235 Seats: Where Is easyJet Flying Its Airbus A321neos?

easyJet currently has 322 aircraft at Group level across easyJet UK, easyJet Europe, and easyJet Switzerland. It has 165 A320ceos, 106 A319s, 37 A320neos, and 10 A321neos. Some 107 aircraft remain on order, comprised of 91 A320neos and 16 A321neos. We examine its largest Airbus narrowbody and where it’s flying right now.

This A321neo, G-UZMA, was delivered to easyJet on July 13th, 2018. Photo: Alan Wilson via Flickr.

easyJet’s A321neos

The low-cost carrier received its first A321neo in 2018. With 235 seats, they have 26% more capacity than the 186-seat A320neo. Assuming a 91.5% seat load factor, the Group’s average in 2019 means 215 passengers against 170 with the smaller neo. Those extra 45 passengers per trip mean significant revenue opportunities.

As trip length rises, fuel becomes a disproportionately higher part of costs, so using very new aircraft like the A321neo on longer sectors. In October, easyJet’s average A321neo route will be 63% longer than its system average. At the time of writing, G-UZMD is en route from Gatwick to Lanzarote. Image: Radarbox.com.

Crucially, the aircraft enables much lower costs

At the same time, the larger aircraft also enables much lower unit costs, although offset by a higher trip cost. In 2017, when easyJet converted some orders for A320neos to A321neos, it said the type would enable “substantial unit cost savings” (cost per seat-mile) of 8% to 9%.

This cost-saving is crucial in growing the LCC’s competitiveness, especially as Ryanair receives more 197-seat B737 MAX 200s and Wizz Air 239-seat A321neos. Of course, such aircraft don’t just enable higher revenue and lower unit cost, but also much-reduced CO2 and noise compared with older equipment.

easyJet mainly uses its A321neos from slot-constrained airports and on longer trips. This means it benefits from more seats and greater fuel efficiency. Photo: Airbus.

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Lower costs, more revenue, better slot use

easyJet also acquired the A321neo to enable growth in slot-constrained airports and airports, like Bristol, which could benefit from more overnight stands. The use of bigger aircraft at slot-constrained airports is no different from airlines purchasing very large equipment. It’s about maximizing the benefit from each slot where you cannot easily grow frequency or breadth.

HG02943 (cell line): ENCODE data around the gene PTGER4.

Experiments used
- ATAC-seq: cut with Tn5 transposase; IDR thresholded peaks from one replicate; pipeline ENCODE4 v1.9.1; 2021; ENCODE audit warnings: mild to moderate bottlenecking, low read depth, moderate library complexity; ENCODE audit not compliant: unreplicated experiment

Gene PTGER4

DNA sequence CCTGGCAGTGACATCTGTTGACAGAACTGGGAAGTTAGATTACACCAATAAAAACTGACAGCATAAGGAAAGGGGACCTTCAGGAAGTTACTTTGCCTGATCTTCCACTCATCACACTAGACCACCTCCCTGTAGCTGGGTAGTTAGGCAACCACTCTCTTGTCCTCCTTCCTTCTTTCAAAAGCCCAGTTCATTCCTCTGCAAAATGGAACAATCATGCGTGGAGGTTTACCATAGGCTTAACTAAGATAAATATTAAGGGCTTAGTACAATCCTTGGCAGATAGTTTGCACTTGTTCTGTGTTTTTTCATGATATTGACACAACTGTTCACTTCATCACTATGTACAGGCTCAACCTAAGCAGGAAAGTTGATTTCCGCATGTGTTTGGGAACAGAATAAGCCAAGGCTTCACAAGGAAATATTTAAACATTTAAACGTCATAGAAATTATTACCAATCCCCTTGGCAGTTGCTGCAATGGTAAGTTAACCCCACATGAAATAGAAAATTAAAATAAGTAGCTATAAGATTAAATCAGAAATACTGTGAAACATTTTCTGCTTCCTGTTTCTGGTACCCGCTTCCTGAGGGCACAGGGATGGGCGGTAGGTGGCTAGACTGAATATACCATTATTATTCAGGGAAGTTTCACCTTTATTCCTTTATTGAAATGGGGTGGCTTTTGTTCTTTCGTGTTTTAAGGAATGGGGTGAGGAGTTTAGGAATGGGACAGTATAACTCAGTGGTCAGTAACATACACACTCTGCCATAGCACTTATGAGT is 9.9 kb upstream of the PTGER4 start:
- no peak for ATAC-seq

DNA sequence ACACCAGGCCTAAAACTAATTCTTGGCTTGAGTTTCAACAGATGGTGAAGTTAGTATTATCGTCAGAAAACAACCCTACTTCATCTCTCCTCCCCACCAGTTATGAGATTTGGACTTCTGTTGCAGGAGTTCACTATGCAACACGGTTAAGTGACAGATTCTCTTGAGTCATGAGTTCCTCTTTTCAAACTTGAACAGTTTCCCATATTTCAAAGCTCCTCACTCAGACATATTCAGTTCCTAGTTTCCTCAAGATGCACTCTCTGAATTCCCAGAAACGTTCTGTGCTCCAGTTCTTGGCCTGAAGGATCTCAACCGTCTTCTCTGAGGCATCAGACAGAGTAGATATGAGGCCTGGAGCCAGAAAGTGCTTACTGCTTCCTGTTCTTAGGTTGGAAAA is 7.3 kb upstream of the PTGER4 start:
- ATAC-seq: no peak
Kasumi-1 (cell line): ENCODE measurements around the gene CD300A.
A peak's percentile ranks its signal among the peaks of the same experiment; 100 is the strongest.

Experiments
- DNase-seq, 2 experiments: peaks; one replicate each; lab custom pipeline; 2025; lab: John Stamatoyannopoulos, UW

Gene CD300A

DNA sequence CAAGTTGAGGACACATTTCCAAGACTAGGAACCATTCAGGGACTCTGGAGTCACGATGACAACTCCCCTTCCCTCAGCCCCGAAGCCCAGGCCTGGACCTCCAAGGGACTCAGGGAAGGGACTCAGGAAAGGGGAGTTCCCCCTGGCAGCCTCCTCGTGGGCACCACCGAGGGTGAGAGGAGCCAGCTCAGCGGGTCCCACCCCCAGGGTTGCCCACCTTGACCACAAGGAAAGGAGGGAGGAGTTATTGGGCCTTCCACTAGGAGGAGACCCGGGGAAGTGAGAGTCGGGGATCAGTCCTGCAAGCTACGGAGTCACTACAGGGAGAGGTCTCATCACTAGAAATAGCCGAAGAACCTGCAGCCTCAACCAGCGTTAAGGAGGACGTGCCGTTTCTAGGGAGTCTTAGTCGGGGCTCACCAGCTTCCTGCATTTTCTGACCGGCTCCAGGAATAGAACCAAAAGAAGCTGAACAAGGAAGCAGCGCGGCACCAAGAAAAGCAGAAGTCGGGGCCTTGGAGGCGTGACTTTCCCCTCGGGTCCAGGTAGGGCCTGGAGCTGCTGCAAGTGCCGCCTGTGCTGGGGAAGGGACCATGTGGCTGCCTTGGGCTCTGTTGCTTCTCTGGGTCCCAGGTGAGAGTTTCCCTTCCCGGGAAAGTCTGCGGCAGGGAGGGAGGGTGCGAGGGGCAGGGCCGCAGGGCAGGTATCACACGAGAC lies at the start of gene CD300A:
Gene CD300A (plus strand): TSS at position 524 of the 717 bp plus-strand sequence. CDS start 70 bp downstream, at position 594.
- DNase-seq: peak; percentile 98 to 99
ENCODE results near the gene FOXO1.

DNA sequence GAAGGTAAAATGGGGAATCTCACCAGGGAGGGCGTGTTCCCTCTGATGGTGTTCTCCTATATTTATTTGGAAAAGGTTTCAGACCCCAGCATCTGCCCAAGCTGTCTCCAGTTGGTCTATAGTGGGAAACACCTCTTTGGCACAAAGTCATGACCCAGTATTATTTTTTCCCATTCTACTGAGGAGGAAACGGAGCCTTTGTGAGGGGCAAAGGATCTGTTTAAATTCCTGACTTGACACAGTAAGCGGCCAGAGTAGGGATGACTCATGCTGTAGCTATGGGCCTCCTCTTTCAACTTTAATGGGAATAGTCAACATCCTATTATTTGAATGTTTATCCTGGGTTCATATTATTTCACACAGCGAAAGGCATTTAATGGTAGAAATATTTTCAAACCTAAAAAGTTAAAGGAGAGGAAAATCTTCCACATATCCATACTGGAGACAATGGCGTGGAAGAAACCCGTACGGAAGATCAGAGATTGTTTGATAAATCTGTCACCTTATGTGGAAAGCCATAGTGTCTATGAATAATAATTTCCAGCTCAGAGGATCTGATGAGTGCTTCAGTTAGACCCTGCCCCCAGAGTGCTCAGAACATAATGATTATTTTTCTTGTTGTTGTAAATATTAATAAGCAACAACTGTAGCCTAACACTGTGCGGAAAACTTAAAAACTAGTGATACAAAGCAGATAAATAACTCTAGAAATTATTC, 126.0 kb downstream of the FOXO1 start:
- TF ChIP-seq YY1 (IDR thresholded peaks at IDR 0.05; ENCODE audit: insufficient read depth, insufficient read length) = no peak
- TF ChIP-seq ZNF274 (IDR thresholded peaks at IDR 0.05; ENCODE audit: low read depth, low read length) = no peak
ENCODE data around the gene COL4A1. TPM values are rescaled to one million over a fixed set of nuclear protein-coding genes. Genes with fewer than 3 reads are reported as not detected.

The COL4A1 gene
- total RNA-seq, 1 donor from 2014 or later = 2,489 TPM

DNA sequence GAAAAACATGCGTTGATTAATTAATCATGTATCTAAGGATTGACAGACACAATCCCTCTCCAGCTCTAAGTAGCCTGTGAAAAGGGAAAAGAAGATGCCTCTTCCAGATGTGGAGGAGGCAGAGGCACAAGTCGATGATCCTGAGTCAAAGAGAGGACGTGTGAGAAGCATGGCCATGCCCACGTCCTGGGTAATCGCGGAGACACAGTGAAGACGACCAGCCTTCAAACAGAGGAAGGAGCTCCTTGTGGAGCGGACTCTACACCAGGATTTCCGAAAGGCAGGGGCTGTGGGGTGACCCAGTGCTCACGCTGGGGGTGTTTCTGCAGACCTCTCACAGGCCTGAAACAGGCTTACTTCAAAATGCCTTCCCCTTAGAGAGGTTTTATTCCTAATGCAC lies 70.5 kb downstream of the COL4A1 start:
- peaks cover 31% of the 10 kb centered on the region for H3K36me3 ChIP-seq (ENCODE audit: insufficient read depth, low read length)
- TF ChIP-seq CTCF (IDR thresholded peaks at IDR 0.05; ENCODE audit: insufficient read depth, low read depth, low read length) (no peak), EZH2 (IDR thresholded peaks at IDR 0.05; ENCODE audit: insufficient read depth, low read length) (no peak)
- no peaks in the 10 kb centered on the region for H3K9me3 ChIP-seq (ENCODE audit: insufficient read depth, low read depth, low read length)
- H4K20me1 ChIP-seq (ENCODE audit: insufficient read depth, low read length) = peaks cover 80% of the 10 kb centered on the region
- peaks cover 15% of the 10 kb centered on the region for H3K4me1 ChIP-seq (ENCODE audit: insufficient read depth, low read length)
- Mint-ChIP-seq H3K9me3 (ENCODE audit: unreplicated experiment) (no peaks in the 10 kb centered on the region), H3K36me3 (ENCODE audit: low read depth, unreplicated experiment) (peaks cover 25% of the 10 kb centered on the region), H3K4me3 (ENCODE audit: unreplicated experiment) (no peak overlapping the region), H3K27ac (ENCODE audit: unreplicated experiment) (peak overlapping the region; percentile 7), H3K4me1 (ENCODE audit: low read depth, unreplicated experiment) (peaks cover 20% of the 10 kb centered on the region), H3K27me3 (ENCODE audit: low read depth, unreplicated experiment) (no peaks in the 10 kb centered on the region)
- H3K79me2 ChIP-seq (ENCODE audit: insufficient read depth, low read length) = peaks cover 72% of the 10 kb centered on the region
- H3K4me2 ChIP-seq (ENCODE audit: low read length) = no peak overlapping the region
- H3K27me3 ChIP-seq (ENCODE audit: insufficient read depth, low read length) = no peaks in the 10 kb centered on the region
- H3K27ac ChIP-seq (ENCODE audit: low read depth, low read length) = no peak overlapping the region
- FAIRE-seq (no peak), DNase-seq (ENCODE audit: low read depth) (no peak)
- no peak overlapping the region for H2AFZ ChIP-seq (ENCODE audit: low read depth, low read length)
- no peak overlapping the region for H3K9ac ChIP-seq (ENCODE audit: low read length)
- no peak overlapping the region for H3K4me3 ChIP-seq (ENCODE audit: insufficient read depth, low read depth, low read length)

In easyJet’s case, slots mainly referred to London Gatwick, by far its largest base, but also the likes of Paris CDG and core summertime holiday destinations. There’s an exciting twist now, of course. British Airways has said it might end virtually all short-haul flying from Gatwick, although this is more likely than not to be a negotiating tactic with the pilot union. But if it does happen, what will happen with BA’s slots?

The larger narrowbody also plays a vital role competitively speaking, such as on domestic Italian routes facing Wizz Air’s A321neos. Photo: Anna Zvereva via Flickr.

easyJet’s use of the A321neo

In October, easyJet has scheduled 1,106 flights by its larger aircraft, according to an analysis of schedules information provided to OAG. That’s up by 54% versus October 2019 due to four additional deliveries since then and despite the pandemic. In that month in 2019, the variant was used solely from Gatwick. Some 36 routes saw it, but mainly infrequently.

This is easyJet’s expected A321neo network in October 2021. Image: OAG Mapper.

90 routes will see the A321neo in October

easyJet has scheduled its A321neos on 90 routes this October. While Gatwick remains number-one, as you’d expect, the airport will have ‘only’ 43% of flights by the variant. Paris CDG (21%), Milan Malpensa (18%), and Bristol (18%) will also be important. The top-10 most-served routes will be as follows.

Gatwick to Tenerife South
Gatwick to Lanzarote
Gatwick to Faro
Paris CDG to Milan Linate
Paris CDG to Catania
Paris CDG to Nice
Milan Malpensa to Brindisi
Milan Malpensa to Bari
Paris CDG to Porto
Paris CDG to Tel Aviv

Have you flown a high-density A321neo yet? If so, let us know your experiences by commenting.

Article Source simpleflying.com



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